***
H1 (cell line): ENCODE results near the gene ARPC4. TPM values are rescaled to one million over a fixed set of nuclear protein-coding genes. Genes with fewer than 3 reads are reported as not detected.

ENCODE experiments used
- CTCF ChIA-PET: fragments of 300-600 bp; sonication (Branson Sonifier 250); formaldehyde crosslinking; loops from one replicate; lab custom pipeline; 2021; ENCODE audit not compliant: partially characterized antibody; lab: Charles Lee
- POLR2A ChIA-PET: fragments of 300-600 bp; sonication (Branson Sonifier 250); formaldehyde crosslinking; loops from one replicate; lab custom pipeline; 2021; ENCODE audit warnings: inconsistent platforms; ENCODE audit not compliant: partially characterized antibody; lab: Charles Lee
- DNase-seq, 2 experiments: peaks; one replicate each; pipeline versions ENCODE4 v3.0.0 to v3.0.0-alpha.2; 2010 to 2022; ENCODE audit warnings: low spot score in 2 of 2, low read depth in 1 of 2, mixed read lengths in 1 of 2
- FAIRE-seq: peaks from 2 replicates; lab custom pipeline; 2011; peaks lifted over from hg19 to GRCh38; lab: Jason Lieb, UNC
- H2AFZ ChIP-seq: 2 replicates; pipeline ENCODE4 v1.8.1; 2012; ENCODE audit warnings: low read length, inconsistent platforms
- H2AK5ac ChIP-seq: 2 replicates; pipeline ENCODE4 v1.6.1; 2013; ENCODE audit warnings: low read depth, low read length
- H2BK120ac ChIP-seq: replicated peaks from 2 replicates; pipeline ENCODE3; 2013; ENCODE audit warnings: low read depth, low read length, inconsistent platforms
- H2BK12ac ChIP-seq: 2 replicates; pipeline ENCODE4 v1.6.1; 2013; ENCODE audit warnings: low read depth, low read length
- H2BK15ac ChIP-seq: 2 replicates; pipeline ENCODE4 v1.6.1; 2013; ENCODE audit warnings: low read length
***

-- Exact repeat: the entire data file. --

H1 (cell line): ENCODE results near the gene ARPC4. TPM values are rescaled to one million over a fixed set of nuclear protein-coding genes. Genes with fewer than 3 reads are reported as not detected.

ENCODE experiments used
- CTCF ChIA-PET: fragments of 300-600 bp; sonication (Branson Sonifier 250); formaldehyde crosslinking; loops from one replicate; lab custom pipeline; 2021; ENCODE audit not compliant: partially characterized antibody; lab: Charles Lee
- POLR2A ChIA-PET: fragments of 300-600 bp; sonication (Branson Sonifier 250); formaldehyde crosslinking; loops from one replicate; lab custom pipeline; 2021; ENCODE audit warnings: inconsistent platforms; ENCODE audit not compliant: partially characterized antibody; lab: Charles Lee
- DNase-seq, 2 experiments: peaks; one replicate each; pipeline versions ENCODE4 v3.0.0 to v3.0.0-alpha.2; 2010 to 2022; ENCODE audit warnings: low spot score in 2 of 2, low read depth in 1 of 2, mixed read lengths in 1 of 2
- FAIRE-seq: peaks from 2 replicates; lab custom pipeline; 2011; peaks lifted over from hg19 to GRCh38; lab: Jason Lieb, UNC
- H2AFZ ChIP-seq: 2 replicates; pipeline ENCODE4 v1.8.1; 2012; ENCODE audit warnings: low read length, inconsistent platforms
- H2AK5ac ChIP-seq: 2 replicates; pipeline ENCODE4 v1.6.1; 2013; ENCODE audit warnings: low read depth, low read length
- H2BK120ac ChIP-seq: replicated peaks from 2 replicates; pipeline ENCODE3; 2013; ENCODE audit warnings: low read depth, low read length, inconsistent platforms
- H2BK12ac ChIP-seq: 2 replicates; pipeline ENCODE4 v1.6.1; 2013; ENCODE audit warnings: low read depth, low read length
- H2BK15ac ChIP-seq: 2 replicates; pipeline ENCODE4 v1.6.1; 2013; ENCODE audit warnings: low read length